All The World's A Stage…

Joseph Barcia in "As You Like It"
Joseph Barcia in "As You Like It"
"As You Like It" stage set
"As You Like It" stage set



Like every place in the world, Asheville has features that make it unique. Sometimes it seems we have more than our share–especially for a small town in the rural South–but that’s part of the reason that Asheville charms visitors and generally defies description.


The Montford Park Players are just one of those features.  They started out at Montford Park (one of Asheville’s community parks, and the source of their name) in 1973, and they’ve been staging Shakespeare-in-the-park during summer evenings ever since. The plays now take place in Hazel Robinson Amphitheater (named for the group’s founder), which is a small outdoor venue set into a grassy hillside in the community of Montford. The terraced seating area means all seats are good ones, and the stage itself is a two-story affair with multiple entrances and exits available for quick changes of scenes and characters.

I went to see As You Like It recently, which is one of my favorite Shakespearian plays and the first show ever mounted by MPP more than 35 years ago. It’s a romantic comedy in which half the characters are banished into Forest of Arden and the other half end up in search of them, disguised as someone or something other than who they are. Dukes and fools and servants and shepherds and star-crossed lovers, all floundering around in the woods, trying to make sense of things. That’s Shakespeare at his best!

This performance was a good one; I knew at least one of the cast members, and as he had several different roles, it was interesting to see who he turned out to be in each scene. The staging was simple: a dark stone and nighttime sky on the top level backed up most of the scenes that weren’t in the Forest of Arden (plus a Dali-esque clock melting down the backdrop), while the lower level was hung with layers of greenery and flowers to suggest a woodland environment.

Everything worked out for a happy ending, of course, which is another reason I like this play. More singing and dancing and dallying; less weeping and wailing and gnashing of teeth.

Here are my suggestions for enjoying an evening with the Montford Park Players:

1) Bring a picnic. Everyone does it, and it adds to the festivities. I’ve seen everything from fast food bags to Tupperware tubs of homemade fare to elaborate wicker baskets full of linens and glasses and roast pheasant (or some such fancy fixings). And don’t forget your beverage of choice, be it a freshly-filled Nalgene water bottle or that Cabernet you’ve been saving for a special occasion–just remember to bring the corkscrew!

2) Bring a chair. It’s perfectly acceptable to sit on the ground or on the edge of each terraced level, but if you’re past a certain age and you know your feet fall asleep with little encouragement, make sure you toss a camp chair–preferably the kind with built-in mesh cupholders in the armrests–or two in the trunk along with your picnic. (You’ll enjoy the show more if you’re feet aren’t singing “Ave Maria” from lack of circulation.)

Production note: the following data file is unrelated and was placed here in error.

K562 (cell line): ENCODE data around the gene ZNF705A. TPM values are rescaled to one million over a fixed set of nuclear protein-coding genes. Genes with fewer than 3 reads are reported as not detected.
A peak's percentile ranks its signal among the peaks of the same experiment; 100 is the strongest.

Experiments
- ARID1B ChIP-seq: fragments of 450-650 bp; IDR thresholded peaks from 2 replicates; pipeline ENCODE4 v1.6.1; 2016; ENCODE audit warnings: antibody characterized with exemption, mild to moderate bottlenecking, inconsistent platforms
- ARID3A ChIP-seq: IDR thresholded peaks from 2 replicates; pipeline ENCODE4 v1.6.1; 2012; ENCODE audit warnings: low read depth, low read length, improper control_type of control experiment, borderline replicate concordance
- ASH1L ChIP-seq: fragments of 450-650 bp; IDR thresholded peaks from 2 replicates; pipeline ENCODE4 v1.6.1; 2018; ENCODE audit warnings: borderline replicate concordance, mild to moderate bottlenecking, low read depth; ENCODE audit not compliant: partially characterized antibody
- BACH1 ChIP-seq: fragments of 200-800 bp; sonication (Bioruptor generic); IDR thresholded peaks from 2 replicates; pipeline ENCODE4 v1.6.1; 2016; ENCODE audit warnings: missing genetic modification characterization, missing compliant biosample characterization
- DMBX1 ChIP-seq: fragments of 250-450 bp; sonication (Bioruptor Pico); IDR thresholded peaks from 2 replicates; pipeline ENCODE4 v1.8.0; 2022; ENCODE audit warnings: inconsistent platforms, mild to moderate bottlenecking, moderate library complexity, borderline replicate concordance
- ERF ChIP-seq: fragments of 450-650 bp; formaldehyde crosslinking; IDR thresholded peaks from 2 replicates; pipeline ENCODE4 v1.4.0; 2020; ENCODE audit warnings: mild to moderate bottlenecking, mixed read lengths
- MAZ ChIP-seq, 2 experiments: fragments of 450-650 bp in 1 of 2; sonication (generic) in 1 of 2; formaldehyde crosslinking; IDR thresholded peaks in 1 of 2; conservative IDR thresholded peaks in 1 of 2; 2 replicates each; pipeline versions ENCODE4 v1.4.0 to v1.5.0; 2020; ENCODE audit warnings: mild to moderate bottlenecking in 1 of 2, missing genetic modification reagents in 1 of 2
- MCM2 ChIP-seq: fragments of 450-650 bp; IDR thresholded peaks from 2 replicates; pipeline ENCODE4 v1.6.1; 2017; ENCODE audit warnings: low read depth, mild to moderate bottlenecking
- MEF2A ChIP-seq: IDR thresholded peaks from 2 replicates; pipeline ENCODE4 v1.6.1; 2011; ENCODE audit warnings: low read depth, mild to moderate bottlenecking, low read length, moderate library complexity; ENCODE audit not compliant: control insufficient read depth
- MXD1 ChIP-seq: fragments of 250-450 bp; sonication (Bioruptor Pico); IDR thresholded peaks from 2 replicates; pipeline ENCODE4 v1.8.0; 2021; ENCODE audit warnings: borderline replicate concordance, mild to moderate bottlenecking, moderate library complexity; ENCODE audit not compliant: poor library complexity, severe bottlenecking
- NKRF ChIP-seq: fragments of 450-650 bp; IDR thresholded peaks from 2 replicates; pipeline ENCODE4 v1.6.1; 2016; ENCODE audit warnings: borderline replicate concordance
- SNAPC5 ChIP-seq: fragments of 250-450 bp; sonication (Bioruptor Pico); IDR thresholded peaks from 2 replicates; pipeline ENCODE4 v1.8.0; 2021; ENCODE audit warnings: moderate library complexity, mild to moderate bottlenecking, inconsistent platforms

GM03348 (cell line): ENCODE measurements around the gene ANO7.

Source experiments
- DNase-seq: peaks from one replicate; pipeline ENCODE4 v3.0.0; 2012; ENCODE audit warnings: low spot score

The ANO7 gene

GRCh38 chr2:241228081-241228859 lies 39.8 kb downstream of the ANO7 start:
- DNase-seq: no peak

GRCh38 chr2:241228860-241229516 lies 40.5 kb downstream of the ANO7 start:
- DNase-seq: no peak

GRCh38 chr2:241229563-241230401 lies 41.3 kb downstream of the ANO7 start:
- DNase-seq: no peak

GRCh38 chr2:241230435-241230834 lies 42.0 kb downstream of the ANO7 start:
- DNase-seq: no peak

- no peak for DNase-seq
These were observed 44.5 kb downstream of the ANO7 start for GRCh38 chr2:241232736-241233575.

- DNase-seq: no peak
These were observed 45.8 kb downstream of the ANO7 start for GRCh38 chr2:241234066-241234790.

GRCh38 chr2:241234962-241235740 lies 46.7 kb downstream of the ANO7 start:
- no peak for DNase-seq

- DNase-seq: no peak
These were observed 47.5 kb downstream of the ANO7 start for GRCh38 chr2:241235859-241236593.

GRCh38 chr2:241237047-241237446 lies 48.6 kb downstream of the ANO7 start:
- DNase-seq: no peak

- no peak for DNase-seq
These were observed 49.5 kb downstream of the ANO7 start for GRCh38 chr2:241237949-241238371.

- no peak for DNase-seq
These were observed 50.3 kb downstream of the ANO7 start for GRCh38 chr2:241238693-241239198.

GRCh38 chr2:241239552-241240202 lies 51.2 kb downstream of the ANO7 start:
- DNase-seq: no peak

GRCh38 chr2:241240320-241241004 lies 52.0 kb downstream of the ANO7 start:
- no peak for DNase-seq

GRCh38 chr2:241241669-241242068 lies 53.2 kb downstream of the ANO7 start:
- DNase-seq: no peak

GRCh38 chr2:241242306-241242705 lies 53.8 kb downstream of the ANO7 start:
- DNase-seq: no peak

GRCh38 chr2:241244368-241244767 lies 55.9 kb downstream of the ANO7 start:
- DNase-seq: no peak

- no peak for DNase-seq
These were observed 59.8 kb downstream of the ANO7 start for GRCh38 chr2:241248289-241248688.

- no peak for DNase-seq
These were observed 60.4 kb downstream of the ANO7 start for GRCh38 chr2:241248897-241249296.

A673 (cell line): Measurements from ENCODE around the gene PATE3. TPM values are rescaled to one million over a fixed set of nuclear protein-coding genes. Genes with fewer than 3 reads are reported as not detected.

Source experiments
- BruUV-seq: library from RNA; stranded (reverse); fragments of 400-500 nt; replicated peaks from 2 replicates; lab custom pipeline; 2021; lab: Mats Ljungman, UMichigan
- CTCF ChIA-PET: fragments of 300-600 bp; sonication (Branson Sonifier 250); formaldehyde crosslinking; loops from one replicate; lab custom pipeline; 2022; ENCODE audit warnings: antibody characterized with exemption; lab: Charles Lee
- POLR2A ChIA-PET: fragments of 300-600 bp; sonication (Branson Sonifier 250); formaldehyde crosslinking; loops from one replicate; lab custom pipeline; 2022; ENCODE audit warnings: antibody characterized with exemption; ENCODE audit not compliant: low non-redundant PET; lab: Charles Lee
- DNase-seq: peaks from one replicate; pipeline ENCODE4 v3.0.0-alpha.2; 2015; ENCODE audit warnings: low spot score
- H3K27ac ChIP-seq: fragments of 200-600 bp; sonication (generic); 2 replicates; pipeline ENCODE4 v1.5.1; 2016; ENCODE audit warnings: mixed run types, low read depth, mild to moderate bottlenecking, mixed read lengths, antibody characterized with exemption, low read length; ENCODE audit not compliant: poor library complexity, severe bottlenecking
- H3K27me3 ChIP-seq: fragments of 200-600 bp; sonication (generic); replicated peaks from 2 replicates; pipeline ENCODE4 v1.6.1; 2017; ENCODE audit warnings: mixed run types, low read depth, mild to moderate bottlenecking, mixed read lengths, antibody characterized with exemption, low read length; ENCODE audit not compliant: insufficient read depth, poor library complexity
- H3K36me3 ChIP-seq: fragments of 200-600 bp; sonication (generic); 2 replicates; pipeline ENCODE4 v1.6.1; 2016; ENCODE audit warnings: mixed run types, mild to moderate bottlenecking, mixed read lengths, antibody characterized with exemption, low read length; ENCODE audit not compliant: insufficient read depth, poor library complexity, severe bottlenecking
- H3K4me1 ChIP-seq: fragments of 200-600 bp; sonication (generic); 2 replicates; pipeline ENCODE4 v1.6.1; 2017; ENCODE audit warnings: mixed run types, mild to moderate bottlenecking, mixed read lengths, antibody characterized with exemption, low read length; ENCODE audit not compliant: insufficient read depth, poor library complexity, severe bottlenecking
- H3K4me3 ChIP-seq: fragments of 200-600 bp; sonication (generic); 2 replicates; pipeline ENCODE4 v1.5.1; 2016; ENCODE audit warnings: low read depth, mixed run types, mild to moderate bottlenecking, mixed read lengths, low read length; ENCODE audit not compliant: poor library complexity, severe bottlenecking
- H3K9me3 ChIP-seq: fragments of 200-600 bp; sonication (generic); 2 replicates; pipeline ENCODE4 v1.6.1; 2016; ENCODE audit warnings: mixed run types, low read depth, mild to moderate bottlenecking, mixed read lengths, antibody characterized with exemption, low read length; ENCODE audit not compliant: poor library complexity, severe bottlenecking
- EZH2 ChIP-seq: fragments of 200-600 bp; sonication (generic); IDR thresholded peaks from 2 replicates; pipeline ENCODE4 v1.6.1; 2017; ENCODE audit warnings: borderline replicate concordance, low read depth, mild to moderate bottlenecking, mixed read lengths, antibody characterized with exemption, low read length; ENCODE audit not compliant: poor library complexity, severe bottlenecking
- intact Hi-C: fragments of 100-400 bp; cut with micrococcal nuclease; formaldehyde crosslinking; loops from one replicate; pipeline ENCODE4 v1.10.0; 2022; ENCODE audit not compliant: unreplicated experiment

3) Bring some bucks. The shows are always free, but donations make a difference and help the production stay free for those who truly can’t afford it. The actors and stagehands will pass the hat during intermission, and you can toss in what you like.

4) It’s an outdoor show in a hillside amphitheater. Wear comfortable shoes (you have to walk in from the parking area) and be aware of mosquitoes (it’s an outdoor show in the summer). If you’re going to Off! yourself, maybe do it before digging into your fried chicken and potato salad. Be courteous to your neighbors, as well. Nobody wants DEET with their dinner.

5) Tell a friend. Don’t keep the good news to yourself; let your friends and co-workers know about the Montford Park Players and the tradition of Shakespeare on summer evenings in Asheville!

The Montford Park Players website ( can can give you all the specific info you need to choose a performance, find the amphitheater, and brush up on the history of this fascinating non-profit organization. Here’s a YouTube clip, as well:

Sidebar: About seven years ago, a friend was involved with MPP’s production of “the Scottish play”*–another of my favorites. I painted standards (a deer and a wolf, I think?) for the castle battlements; turned ordinary plastic tumblers into fake gold fit for a king; glued jewels on crowns; and futzed around with fake blood. Good times!

*On a superstitious note, it’s considered bad luck to mention the name Mac**th when you’re performing it, so it’s always referred to as “the Scottish play.”

In honor of  William Shakespeare, here are a few photos of his hometown of Stratford that I took in 2004:

Shakespeare's birthplace in Stratford.
Shakespeare's birthplace in Stratford.
Jester statue honoring Shakespeare in Stratford
Jester statue honoring Shakespeare in Stratford
Beautiful "floral fountain" in Stratford.
Beautiful "floral fountain" in Stratford.

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